On Feb 2, 2005, at 9:58 AM, Roel Harbers wrote:
> Just for my understanding of things:
> 1 - I change a huge file into a tiny one (deleting the contents of the
> file, but not the file itself)
> 2 - I commit that change (rev 100)
> 3 - I want to undo that change, so I do svn merge 100:99
> 4 - I commit that change (rev 101)
> Now, the (huge) data of that file is in the repository *twice*, right?
> Once for the initial checkin, and once for the "undo" (because there
> is no merge tracking, so the commit in step 4 cannot distinguish
> between step 3 and the alternative: manually replacing the tiny file
> with the old huge file)
Well, the repository stores successive revisions of files as compressed
binary diffs. If you're using BDB, then r101 of the file is the "full"
file. r100 of the file is stored as a compressed diff against r101 (so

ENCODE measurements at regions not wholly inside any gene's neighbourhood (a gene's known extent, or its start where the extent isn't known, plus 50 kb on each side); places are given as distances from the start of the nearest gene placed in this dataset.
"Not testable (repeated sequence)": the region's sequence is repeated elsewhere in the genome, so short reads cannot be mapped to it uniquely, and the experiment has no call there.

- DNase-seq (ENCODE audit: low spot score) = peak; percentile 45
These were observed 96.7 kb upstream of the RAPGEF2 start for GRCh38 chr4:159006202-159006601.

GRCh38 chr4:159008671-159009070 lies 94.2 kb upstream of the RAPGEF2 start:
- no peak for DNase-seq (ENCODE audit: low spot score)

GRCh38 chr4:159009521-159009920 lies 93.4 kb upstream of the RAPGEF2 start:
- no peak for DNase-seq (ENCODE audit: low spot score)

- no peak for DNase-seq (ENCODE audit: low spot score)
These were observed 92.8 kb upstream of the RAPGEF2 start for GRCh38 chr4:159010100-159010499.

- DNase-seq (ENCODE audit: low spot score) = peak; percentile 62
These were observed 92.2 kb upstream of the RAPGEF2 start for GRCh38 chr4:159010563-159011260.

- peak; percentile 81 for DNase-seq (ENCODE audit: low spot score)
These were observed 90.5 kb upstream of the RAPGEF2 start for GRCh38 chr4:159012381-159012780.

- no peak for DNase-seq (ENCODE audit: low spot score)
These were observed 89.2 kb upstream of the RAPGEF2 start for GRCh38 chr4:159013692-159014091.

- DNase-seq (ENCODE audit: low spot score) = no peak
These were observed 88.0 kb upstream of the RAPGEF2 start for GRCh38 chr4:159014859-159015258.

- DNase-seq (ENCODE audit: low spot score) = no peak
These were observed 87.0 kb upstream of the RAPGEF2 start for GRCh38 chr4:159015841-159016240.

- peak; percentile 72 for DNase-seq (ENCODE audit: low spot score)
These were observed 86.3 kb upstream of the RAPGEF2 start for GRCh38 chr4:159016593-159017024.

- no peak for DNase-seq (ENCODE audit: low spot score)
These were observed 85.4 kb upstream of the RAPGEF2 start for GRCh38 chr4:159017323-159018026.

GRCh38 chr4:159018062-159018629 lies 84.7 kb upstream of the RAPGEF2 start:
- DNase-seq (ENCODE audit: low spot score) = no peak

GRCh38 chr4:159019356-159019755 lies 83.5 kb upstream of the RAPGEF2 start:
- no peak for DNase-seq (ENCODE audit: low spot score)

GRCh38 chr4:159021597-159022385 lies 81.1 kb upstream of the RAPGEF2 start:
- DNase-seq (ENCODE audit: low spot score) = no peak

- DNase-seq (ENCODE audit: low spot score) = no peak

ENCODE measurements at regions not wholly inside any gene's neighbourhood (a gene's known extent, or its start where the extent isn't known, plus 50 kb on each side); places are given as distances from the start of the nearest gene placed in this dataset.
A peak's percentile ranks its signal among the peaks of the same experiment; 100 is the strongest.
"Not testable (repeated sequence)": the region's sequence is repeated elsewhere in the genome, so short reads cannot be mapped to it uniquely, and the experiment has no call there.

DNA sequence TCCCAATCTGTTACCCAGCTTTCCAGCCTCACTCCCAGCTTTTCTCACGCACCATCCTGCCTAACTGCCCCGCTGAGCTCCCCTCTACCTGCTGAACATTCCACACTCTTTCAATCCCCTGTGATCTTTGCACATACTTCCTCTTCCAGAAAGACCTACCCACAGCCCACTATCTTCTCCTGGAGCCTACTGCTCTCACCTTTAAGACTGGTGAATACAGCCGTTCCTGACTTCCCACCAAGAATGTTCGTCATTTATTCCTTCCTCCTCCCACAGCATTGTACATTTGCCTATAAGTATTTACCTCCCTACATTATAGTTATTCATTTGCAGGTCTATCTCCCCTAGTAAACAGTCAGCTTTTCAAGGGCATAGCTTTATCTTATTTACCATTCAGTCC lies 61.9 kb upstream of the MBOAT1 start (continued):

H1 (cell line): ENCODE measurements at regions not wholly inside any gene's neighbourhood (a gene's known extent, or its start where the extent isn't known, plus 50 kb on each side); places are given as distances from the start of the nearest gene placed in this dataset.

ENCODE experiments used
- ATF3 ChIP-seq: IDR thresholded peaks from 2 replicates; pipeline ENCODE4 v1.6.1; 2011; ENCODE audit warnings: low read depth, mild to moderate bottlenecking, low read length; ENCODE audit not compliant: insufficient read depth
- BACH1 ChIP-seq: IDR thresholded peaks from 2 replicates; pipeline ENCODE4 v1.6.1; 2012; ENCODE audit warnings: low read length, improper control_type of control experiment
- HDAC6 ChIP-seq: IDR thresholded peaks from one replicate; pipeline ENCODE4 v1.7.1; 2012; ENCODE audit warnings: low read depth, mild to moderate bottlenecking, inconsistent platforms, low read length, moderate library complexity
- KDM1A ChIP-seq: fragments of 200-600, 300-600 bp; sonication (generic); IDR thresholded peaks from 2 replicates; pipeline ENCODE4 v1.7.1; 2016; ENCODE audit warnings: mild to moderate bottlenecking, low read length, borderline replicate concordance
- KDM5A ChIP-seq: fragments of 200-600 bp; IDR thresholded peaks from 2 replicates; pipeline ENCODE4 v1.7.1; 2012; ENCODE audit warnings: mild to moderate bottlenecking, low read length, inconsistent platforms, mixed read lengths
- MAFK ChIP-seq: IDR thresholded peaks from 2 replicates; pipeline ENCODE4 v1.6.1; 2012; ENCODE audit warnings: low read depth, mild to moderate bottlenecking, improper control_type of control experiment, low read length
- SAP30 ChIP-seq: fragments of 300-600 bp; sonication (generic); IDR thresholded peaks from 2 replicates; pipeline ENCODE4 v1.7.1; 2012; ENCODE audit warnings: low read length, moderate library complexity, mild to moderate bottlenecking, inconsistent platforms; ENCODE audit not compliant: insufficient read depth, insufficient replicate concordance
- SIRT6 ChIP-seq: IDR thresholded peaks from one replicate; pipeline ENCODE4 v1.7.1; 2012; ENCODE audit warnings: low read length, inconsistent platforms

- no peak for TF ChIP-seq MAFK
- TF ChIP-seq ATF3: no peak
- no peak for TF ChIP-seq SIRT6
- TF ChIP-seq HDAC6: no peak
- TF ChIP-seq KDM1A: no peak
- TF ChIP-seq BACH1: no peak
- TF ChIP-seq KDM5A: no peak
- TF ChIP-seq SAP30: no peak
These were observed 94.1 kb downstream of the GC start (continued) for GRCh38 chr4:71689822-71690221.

it's basically the "full" file, compressed, but in reverse), and r99 of
the file is a compressed diff against r100 (again, the "full" file,
compressed the other direction).
So really, the file's text is in the repository three times now, though
two of them are compressed.
This is pretty extreme edge-case, by the way. Most "undo" commits
aren't changing gigantic files.
> Also, it seems that after this "undo", the blame info is gone: all
> lines were changed during the last commit.
Correct. But that's part of history. You cannot selectively ignore
chunks of history: if every line was deleted at some point, that
information is permanent.
If you want to see the blame information, run it on r99 of the file, so
blame can trace backwards from there.
> Is this a correct representation of things? Is there a better way to
The simple fact is that the repository never loses information, ever.
This is considered a feature. :-)
The only way to force information loss is to dump/filter/re-load the
repository, essentially breaking every existing working copy. Chapter
5 discusses this.
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Received on Wed Feb 2 17:32:24 2005